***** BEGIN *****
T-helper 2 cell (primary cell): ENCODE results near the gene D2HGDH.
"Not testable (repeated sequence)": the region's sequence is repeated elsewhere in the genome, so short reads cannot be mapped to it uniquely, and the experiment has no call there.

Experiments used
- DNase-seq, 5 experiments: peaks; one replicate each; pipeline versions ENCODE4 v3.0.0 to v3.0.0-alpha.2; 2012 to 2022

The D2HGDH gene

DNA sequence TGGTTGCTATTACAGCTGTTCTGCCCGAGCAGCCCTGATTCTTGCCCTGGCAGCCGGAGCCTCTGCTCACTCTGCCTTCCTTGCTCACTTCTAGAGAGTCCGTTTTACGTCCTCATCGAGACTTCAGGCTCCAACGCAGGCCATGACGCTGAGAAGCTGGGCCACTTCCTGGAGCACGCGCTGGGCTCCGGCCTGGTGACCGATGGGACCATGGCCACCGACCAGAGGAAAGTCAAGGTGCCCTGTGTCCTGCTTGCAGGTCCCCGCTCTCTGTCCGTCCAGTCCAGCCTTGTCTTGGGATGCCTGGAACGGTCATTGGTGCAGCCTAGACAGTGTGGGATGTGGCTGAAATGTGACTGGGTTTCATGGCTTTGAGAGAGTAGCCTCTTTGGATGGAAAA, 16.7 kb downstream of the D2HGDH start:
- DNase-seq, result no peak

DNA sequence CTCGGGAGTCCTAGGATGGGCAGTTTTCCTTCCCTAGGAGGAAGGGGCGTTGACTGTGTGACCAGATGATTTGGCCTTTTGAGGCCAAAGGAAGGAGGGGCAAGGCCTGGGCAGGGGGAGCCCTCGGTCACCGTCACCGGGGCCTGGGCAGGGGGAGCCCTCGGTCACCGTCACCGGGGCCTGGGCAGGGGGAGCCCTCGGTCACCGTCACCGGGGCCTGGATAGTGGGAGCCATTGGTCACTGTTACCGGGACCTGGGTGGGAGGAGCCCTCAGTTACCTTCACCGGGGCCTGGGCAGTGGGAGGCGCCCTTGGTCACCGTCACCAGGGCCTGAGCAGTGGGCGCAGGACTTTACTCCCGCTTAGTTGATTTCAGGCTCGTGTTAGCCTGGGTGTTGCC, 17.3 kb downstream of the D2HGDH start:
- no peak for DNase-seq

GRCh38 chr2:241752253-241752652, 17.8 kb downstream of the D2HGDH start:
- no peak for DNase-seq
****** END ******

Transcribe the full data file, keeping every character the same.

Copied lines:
T-helper 2 cell (primary cell): ENCODE results near the gene D2HGDH.
"Not testable (repeated sequence)": the region's sequence is repeated elsewhere in the genome, so short reads cannot be mapped to it uniquely, and the experiment has no call there.

Experiments used
- DNase-seq, 5 experiments: peaks; one replicate each; pipeline versions ENCODE4 v3.0.0 to v3.0.0-alpha.2; 2012 to 2022

The D2HGDH gene

DNA sequence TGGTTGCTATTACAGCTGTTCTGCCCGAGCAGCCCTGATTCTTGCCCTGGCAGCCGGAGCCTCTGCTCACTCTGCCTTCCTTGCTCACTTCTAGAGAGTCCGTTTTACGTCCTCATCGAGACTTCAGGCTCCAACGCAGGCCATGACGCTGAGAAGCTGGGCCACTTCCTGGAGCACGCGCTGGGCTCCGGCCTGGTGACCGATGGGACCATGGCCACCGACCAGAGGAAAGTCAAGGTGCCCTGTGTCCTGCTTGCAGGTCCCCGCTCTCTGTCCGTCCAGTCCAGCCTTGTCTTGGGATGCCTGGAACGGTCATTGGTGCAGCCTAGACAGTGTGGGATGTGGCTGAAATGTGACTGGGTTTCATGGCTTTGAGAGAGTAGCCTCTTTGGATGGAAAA, 16.7 kb downstream of the D2HGDH start:
- DNase-seq, result no peak

DNA sequence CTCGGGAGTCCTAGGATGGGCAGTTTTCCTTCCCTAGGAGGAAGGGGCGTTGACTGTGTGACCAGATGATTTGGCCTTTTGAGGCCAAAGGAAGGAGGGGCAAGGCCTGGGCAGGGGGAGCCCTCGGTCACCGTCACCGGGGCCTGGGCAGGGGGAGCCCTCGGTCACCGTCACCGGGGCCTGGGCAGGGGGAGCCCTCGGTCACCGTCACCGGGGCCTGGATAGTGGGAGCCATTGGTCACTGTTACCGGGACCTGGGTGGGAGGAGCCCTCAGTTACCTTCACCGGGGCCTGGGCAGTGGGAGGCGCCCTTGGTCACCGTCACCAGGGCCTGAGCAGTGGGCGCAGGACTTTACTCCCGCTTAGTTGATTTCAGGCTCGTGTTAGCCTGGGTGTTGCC, 17.3 kb downstream of the D2HGDH start:
- no peak for DNase-seq

GRCh38 chr2:241752253-241752652, 17.8 kb downstream of the D2HGDH start:
- no peak for DNase-seq